Sloan said that Dunhill Records received death threats. McGuire said, “‘Eve of Destruction’ was a scary song because it made it on its own; it had no ‘payola,’ no disc jockey manipulation. Phil [Sloan] told me later on that there was a letter that went out from The Gavin Report [the trade magazine for radio programmers] or something saying, ‘No matter what McGuire puts out next, don’t play it.’ . . . Because their feeling was that I was like a loose cannon in the record industry, and they wanted to get me back in line.”
It was a shame, because McGuire’s other Sloan-penned tracks are terrific. “What Exactly’s the Matter with Me” mines the same ennui that the Mike Nichols film The Graduate would two years later. McGuire bemoans the futility of going to college just to get a job to buy a TV, but admits he can’t march because he’s too insecure. “Child of Our Times” expresses his worry for children being born into the “Eve of Destruction.” Its B side, “Upon a Painted Ocean” is an invigorating mash-up of Dylan’s “The Times They Are A-Changin’” and “When the Ship Comes In,” its title borrowed from eighteenth-century British poet Samuel Taylor Coleridge’s “The Rime of the Ancient Mariner.”
In the wake of the success of “Eve of Destruction,” P. F. Sloan got to release his own solo singles. “Sins of a Family” was another of the songs he wrote that night while listening to Dylan. It was certainly the catchiest folk-rock ditty to beg compassion for the daughter of a schizo hooker. But Sloan’s pinnacle was “Halloween Mary,” which uses all Dylan’s tropes to sing the praises of a Sunset Strip scenester. (The title was itself probably inspired by a line in “She Belongs to Me.”)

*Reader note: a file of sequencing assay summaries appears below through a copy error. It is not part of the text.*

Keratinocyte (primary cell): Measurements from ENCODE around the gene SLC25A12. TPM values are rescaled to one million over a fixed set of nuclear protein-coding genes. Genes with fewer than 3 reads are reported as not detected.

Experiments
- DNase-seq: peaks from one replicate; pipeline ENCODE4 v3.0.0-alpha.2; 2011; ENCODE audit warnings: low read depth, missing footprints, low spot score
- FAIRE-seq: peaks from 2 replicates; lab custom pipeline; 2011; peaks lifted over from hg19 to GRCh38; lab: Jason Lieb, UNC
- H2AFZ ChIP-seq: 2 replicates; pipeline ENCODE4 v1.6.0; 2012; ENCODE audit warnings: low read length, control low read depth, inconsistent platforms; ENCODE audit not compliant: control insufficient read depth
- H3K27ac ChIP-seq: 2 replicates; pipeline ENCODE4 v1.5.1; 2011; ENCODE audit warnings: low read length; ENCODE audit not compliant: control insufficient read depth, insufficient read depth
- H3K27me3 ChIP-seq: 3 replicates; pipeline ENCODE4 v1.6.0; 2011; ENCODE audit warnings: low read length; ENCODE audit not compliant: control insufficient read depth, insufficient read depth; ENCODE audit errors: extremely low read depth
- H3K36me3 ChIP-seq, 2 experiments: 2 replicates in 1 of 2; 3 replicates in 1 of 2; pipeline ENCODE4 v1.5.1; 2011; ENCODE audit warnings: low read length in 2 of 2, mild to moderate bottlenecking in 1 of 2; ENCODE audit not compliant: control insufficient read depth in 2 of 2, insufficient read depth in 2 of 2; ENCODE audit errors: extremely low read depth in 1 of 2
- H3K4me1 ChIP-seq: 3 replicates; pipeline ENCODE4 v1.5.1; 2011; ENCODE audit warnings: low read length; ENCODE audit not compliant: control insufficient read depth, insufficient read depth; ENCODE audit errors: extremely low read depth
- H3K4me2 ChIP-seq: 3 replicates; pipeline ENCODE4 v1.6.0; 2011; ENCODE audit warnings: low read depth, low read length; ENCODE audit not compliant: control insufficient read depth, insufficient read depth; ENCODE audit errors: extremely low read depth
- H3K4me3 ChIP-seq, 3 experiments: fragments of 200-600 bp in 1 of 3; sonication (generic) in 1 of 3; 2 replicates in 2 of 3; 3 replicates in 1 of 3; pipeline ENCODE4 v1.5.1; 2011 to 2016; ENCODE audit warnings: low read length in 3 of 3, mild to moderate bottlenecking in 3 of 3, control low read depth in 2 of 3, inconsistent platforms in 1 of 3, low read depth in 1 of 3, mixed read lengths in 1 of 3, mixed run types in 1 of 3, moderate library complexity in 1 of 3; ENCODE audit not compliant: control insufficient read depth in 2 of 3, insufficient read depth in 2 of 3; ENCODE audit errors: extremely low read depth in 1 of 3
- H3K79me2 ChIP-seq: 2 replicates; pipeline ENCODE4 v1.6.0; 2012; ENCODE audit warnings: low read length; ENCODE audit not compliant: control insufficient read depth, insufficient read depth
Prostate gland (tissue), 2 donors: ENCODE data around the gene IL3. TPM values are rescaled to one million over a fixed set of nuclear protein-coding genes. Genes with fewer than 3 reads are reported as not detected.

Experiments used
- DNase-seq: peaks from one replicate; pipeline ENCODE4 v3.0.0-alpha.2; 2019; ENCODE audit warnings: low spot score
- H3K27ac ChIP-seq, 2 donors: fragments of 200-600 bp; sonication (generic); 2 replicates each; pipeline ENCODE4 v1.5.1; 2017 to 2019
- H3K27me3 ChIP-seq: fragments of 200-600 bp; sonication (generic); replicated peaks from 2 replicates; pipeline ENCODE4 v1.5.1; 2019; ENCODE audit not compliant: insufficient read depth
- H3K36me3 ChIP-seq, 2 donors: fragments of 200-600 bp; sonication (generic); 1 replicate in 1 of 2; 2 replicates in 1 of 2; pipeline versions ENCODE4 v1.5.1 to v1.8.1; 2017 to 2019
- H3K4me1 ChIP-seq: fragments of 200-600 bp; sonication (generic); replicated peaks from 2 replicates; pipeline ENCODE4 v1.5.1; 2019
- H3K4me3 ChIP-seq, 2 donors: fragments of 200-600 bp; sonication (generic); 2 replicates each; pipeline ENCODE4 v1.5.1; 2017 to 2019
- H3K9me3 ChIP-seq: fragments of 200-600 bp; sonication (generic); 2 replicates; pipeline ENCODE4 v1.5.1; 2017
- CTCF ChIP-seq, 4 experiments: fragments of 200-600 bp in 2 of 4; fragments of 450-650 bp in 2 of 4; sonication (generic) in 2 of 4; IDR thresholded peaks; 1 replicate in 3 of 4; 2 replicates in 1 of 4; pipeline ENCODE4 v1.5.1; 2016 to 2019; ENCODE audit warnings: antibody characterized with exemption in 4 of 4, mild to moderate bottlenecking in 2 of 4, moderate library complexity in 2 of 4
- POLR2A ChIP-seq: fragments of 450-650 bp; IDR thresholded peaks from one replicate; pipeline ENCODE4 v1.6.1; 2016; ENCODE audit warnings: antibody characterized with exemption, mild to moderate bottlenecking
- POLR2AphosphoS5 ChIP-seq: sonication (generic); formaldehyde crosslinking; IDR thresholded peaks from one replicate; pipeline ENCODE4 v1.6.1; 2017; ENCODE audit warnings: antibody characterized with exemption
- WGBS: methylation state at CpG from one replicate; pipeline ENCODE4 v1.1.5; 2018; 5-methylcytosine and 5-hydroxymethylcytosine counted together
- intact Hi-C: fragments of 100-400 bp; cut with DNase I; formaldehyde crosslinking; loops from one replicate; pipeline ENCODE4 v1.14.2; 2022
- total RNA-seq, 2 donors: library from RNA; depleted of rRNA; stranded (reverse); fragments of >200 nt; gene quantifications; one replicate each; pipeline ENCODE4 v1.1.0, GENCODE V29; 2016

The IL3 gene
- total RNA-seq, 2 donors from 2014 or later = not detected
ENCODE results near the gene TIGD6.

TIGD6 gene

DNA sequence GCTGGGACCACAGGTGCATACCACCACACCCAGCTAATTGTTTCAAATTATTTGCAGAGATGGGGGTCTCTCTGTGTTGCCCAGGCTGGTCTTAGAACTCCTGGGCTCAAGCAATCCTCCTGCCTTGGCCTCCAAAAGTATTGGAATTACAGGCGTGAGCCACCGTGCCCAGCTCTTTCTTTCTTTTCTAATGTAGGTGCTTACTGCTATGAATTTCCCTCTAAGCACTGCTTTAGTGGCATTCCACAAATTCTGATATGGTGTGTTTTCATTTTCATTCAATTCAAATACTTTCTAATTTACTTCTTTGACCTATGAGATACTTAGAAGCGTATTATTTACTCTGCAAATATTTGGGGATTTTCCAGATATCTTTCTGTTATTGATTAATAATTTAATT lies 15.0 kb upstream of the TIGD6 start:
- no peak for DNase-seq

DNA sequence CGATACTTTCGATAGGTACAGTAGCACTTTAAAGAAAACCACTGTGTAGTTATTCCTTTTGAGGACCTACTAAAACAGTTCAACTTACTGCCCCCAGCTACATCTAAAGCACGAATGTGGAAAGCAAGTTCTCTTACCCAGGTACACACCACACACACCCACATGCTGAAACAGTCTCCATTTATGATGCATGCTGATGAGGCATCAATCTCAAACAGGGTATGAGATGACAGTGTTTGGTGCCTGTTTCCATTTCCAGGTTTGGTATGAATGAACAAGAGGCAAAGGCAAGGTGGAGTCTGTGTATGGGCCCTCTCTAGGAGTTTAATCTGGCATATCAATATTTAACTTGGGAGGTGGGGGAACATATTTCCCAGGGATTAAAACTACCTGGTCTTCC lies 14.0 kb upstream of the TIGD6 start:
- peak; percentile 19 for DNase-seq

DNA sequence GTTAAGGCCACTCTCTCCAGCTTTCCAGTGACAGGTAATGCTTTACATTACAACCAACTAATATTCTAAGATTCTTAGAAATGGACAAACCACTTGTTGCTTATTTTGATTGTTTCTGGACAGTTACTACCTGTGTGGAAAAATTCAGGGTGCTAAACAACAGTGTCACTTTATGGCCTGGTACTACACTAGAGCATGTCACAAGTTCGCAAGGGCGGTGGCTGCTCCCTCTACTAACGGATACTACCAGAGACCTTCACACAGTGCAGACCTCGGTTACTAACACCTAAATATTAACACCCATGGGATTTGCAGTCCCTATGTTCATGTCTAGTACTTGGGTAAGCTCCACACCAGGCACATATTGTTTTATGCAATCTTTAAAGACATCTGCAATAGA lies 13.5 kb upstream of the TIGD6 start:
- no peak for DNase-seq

The Turtles made a passionate single out of Sloan’s “Let Me Be,” since, as lead singer Kaylan explained, it was “just the perfect level of rebellion . . . haircuts and nonconformity. That was as far as we were willing to go.” Sloan also wrote hits for Johnny Rivers, Herman’s Hermits, the Seekers, and the Grass Roots, but his career mysteriously faded after another year. Still, he could take solace in the fact that “Eve of Destruction” may have helped speed the passage of the Twenty-Sixth Amendment, which lowered the voting age from twenty-one to eighteen. Congressmen had attempted to lower the requirement during World War II, and President Eisenhower had backed a new constitutional amendment in 1953, but these efforts never passed. In 1969 the National Education Association began a new push with the help of the YMCA, the AFL-CIO, the NAACP, and U.S. congressmen, including Edward Kennedy. The Twenty-Sixth Amendment was ratified in 1971. Perhaps the fact that one of the biggest hits of the decade lamented being old enough to kill but not to vote was a crucial bit of agitprop that helped the campaign finally to succeed.
ANDREW GRANT JACKSON is the author of Still the Greatest: The Essential Songs of the Beatles’ Solo Careers, Where’s Ringo? and Where’s Elvis? He has written for Rolling Stone, Slate, Yahoo!, and PopMatters. He directed and co-wrote the feature film The Discontents starring Perry King and Amy Madigan. He lives in Los Angeles.